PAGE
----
Re: AMBER: large RMS fluctuations in turning off VDW interactions by TI

From: David Mobley <>
Date: Thu, 5 Jul 2007 08:56:43 -0700


> Thanks for your answer. Actually my fluctuations are worse than you mentioned. Here is what I have
> for fluctuations:
> At lambda = 0.01592, 4.7916
> At clambda = 0.08198, 4.9031
> At clambda = 0.19331, 5.6905
> At clambda = 0.33787, 7.5437
> At clambda = 0.5, 11.4195
> At clambda = 0.66213, 24.0413
> At clambda = 0.80669, 48.7498
> At clambda = 0.91802, 133.4857
> At clambda = 0.98408, the program won't run - I think because velocities get too large
> So I will have to throw out the values from clambda = 0.91802 on.
> I had previously thought that the RMS fluctuations give the error, but it sounds like this isn't right
> from what you wrote below. I'm not sure how you are estimating errors from the RMS fluctuations.

In terms of the error analysis, the RMS fluctuations are just the
standard deviation of dV/dlambda, basically. These are *not* your
uncertainty. To convince yourself of this, just realize that your
uncertainty should go down as the number of samples of dV/dlambda
increases, but since the RMS fluctuations are just a property of the
distribution of dV/dlambda, these should remain unchanged once you
have enough sampling. So, really, your uncertainty at each lambda
value is (RMS)/sqrt(N/g), where N is your number of samples and g is
the "statistical inefficiency" (always 1 or larger) that measures,
essentially, how many correlated snapshots there are before every
uncorrelated snapshot. In other words, you really don't have N
independent samples of dV/dlambda, so it's incorrect to estimate the
uncertainty by dividing by sqrt(N). Rather, you have N samples of
dV/dlambda, but because the system changes configurations only
relatively slowly (usually), consecutive samples are related, on a
timescale equal to the autocorrelation time (which is why Thomas was
talking about the correlation time).

So, the two basic ways to correctly do error analysis are either (a)
compute the autocorrelation time/statistical inefficiency in order to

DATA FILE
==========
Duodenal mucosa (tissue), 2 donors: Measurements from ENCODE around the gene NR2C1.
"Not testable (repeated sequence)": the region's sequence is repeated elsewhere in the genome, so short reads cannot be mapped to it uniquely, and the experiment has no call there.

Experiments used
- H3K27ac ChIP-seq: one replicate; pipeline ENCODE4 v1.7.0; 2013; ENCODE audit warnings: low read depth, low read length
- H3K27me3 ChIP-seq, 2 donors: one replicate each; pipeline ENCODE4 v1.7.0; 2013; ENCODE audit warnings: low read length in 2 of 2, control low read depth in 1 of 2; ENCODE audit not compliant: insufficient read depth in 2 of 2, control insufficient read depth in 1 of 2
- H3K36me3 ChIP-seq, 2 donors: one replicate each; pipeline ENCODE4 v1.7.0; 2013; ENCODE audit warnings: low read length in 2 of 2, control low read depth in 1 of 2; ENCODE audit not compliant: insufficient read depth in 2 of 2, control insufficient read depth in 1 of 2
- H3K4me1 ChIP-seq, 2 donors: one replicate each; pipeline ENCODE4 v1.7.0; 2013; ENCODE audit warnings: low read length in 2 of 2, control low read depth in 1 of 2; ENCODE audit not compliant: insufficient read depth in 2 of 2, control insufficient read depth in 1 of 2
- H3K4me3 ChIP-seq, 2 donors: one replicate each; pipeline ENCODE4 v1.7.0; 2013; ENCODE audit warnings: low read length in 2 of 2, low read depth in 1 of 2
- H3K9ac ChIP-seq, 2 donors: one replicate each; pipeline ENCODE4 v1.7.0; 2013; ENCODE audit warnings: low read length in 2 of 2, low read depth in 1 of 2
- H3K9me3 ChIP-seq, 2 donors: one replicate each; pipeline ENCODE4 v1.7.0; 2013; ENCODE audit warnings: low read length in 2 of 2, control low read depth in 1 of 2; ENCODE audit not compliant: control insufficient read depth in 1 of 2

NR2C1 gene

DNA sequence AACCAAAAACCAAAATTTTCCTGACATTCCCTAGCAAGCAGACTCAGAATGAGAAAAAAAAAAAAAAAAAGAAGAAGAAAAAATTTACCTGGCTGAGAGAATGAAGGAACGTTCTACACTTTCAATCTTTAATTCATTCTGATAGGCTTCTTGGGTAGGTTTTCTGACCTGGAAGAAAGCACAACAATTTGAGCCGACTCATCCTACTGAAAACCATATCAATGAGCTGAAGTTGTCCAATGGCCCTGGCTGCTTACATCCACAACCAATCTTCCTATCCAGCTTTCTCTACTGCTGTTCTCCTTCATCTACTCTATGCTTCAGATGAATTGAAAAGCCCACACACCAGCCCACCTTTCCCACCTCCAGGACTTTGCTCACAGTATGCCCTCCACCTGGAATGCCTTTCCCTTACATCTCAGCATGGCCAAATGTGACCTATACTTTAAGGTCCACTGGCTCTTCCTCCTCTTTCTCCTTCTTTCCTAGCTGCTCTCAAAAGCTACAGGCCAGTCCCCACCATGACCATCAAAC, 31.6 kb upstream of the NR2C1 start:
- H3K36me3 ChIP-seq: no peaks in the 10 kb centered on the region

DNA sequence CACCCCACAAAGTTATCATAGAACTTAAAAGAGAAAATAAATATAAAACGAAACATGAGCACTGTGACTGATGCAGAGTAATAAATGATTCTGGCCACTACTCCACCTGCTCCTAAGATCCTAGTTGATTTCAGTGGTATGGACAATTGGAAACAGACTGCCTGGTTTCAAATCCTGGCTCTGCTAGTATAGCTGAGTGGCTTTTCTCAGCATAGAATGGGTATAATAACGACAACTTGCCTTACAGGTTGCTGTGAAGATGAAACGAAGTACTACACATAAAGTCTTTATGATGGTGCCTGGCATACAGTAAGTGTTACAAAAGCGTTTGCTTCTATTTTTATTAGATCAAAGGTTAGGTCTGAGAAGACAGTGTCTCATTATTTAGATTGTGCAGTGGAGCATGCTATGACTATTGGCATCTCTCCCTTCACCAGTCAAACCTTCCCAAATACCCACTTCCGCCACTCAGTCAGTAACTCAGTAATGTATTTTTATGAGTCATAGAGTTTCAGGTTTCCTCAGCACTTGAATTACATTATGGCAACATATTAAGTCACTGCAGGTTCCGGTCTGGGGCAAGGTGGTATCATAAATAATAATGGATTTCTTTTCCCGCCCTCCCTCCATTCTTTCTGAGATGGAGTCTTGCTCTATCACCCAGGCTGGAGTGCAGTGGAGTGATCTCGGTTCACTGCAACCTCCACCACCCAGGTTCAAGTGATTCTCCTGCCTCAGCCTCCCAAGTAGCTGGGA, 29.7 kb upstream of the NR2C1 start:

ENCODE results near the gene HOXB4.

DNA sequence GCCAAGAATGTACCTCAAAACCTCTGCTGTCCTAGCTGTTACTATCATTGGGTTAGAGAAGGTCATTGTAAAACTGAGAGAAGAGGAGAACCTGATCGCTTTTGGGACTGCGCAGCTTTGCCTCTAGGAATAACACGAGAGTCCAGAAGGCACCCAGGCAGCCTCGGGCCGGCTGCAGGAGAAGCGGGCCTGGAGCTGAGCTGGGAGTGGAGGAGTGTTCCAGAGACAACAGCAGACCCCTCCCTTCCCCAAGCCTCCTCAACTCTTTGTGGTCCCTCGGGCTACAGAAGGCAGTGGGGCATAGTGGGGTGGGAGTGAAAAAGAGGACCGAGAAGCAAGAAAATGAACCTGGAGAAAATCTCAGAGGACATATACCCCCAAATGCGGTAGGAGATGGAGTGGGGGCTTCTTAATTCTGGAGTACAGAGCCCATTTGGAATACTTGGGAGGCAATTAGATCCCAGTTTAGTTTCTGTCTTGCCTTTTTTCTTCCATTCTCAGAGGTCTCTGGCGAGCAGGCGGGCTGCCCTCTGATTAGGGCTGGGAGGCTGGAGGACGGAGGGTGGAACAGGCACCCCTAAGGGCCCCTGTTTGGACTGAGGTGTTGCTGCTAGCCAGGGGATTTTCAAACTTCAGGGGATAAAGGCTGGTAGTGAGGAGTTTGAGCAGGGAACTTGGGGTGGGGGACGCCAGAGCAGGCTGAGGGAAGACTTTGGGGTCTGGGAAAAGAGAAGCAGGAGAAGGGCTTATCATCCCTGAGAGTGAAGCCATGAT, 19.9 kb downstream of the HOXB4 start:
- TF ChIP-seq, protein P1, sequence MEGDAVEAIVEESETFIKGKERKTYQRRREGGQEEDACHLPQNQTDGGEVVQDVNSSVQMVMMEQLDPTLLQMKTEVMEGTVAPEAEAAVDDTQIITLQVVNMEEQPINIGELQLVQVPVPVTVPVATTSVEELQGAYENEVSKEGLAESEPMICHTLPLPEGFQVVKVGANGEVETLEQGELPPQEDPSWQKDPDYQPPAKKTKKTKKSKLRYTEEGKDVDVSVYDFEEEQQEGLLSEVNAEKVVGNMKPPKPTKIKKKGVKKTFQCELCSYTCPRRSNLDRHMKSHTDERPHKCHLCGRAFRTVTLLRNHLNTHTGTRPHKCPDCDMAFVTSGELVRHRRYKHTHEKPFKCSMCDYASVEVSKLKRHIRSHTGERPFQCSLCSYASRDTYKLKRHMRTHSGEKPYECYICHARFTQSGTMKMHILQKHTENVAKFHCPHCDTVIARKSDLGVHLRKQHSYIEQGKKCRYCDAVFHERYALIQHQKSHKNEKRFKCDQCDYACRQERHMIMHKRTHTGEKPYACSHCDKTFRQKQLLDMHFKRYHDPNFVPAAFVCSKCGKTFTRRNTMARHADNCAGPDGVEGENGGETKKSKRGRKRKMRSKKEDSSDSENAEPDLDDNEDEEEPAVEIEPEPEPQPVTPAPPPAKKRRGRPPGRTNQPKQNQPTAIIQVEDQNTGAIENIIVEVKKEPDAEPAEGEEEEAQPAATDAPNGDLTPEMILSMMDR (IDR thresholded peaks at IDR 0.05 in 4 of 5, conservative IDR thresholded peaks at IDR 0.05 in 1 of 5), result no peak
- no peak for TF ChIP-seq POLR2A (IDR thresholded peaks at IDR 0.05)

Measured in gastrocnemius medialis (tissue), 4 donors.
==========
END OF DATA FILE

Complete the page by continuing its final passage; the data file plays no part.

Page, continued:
use an expression like that above, or (b) only sample dV/dlambda at a
time interval you know to be longer than the autocorrelation time, so
that your samples are uncorrelated and you can just use the sqrt(N)
factor. Of course, usually you don't know the autocorrelation time in
advance so you need to do (a).

> I am really only intersted in the free energy change associated with turning off the WCA attractive
> potential, and so maybe I can do OK with just extrapolating the numbers I have for clambda less than
> or equal to 0.80669 down to zero at clambda = 1, considering that up until clambda = 0.80669 the
> repulsive forces are all still likely on.

In my opinion (and that expressed in our preprint and the Beutler and
van Gunsteren paper I mentioned) the need to extrapolate to the
endpoint is one of the arguments in favor of soft core. But I guess
that doesn't help you very much.

Best wishes,

> Best regards,
> Holly
> > Hi,
> >
> > sorry, I am only transiently accesing the net right now and it looks like
> > I deleted half of this discussion before I realised that its on my topic.
> >
> > I think David and Dave have pointed out the important points already,
> > menaing that the fluctuations you see in turning of a vdw-particle
> > (disappearing an atom) are absolutely to be expected. Without klambda>1
> > you have no hope of ever getting a free energy curve that is suitable for
> > numerical integration.
> >
> > The recent paper to which David pointed you indeed discusses precisely
> > that and compares several different scaling schemes, as does the van
> > Gunsteren paper mentioned earlier. From my experience on the solvation
> > free energies, using separation shifted 'softcore' potentials looks like
> > the best option you can have in terms of curve shape that is good for
> > integration and dvdl-histograms that make it likely to get a sound average
> > without doing huge amount of sampling. However, at least for the simple
> > small molecule solvation free energies I looked at, the klambda=6 option
> > is not much worse and should easily give you good results if you dont have
> > access to softcore potentials. I am not sure if this is still the case if
> > a more complex conformational space like a ligand-protein complex is
> > studied (as David also pointed out already). We will do more on a test
> > system there in the near future, but for now I would expect that you have
> > a good chance at least trying to study your transformation with just the
> > klambda option.
> >
> > If I remember right (and correct me if I dont) you mentioned dvdl-rms of
> > ca 30kcal/mol. While this is more than I saw in a disappearing toluene, it
> > is by no means prohibitively large. If you get dvdl-correlation times of
> > say 100fs on a 1 ns run, then this would correspond to a standard error in
> > the range of < 1kcal/mol and that only for the worst part of your free
> > energy curve. So chances are good that you will get a decent free energy
> > with a reasonable standard error.
> >
> > Kind Regards,
> >
> > Thomas
> >
> > >> minor. Thomas is travelling right now, but maybe when he reads this, he
> > >> can
> > >> post the RMS fluctuations from this studies.
> >
> > Sorry, I dont have my data here, so I'll have to refer you to the preprint
> > of our publication available on David Mobley's homepage.
> >
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> --
> Department of Physics, University of Alberta
> Edmonton CANADA
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Received on Sun Jul 08 2007 - 06:07:25 PDT
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